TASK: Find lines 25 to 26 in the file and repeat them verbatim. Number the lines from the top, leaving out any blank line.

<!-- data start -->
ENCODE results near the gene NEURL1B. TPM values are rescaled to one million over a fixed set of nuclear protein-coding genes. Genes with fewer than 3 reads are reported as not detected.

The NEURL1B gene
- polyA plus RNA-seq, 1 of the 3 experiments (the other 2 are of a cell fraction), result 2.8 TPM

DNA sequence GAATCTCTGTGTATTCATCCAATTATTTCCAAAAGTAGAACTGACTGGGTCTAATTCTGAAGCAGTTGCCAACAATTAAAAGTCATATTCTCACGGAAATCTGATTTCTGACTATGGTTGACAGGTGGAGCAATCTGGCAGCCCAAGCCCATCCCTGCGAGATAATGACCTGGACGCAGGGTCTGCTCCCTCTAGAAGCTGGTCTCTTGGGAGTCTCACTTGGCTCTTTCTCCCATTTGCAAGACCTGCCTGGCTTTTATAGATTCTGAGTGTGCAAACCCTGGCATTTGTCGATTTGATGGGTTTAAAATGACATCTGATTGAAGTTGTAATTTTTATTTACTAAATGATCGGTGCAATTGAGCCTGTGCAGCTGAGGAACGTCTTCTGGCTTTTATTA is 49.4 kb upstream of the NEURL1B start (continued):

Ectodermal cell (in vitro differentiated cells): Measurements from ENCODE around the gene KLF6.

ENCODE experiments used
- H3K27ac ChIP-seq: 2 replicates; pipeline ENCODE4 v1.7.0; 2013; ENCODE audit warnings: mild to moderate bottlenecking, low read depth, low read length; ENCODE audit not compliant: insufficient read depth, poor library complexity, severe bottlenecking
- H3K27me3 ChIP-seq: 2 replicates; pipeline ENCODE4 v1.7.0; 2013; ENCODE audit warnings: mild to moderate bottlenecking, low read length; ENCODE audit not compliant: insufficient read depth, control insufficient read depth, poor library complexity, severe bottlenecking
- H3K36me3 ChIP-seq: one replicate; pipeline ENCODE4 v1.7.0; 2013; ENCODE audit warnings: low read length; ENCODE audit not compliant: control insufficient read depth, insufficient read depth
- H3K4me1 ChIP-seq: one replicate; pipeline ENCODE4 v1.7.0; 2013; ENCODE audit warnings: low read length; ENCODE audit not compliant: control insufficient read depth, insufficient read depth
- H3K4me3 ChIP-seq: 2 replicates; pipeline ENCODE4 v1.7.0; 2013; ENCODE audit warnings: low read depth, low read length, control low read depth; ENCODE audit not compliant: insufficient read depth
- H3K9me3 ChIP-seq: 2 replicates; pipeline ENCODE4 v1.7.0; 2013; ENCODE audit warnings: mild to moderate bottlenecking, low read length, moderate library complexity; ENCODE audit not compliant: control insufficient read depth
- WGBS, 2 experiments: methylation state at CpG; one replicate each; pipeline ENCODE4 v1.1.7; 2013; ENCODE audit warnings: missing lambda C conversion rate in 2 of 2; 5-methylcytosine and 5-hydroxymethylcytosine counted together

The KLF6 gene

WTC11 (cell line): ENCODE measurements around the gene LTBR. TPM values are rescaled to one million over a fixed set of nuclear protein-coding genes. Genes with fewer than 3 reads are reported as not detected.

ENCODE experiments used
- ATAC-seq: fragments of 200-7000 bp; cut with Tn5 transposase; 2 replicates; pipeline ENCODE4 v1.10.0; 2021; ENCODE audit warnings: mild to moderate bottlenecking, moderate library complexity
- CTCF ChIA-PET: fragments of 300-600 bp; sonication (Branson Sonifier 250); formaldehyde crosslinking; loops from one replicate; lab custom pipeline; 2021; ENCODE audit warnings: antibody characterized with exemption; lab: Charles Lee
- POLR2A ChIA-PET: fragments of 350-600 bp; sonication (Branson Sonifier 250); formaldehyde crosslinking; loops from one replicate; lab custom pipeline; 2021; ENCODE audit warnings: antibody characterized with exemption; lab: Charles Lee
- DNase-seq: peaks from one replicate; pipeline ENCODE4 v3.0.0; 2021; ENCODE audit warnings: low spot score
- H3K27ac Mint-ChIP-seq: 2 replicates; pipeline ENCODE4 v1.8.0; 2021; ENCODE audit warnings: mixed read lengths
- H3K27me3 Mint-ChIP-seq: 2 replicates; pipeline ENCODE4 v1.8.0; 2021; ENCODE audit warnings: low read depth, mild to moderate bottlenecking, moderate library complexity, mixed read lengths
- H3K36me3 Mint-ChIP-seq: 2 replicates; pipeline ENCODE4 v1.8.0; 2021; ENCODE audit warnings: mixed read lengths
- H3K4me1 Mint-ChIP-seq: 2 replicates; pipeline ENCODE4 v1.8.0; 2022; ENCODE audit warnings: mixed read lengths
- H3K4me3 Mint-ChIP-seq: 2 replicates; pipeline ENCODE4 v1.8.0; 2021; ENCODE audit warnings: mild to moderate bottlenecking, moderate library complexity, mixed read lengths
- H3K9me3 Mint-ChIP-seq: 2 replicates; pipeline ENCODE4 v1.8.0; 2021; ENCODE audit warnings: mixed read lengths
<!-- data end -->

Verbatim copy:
- H3K4me3 Mint-ChIP-seq: 2 replicates; pipeline ENCODE4 v1.8.0; 2021; ENCODE audit warnings: mild to moderate bottlenecking, moderate library complexity, mixed read lengths
- H3K9me3 Mint-ChIP-seq: 2 replicates; pipeline ENCODE4 v1.8.0; 2021; ENCODE audit warnings: mixed read lengths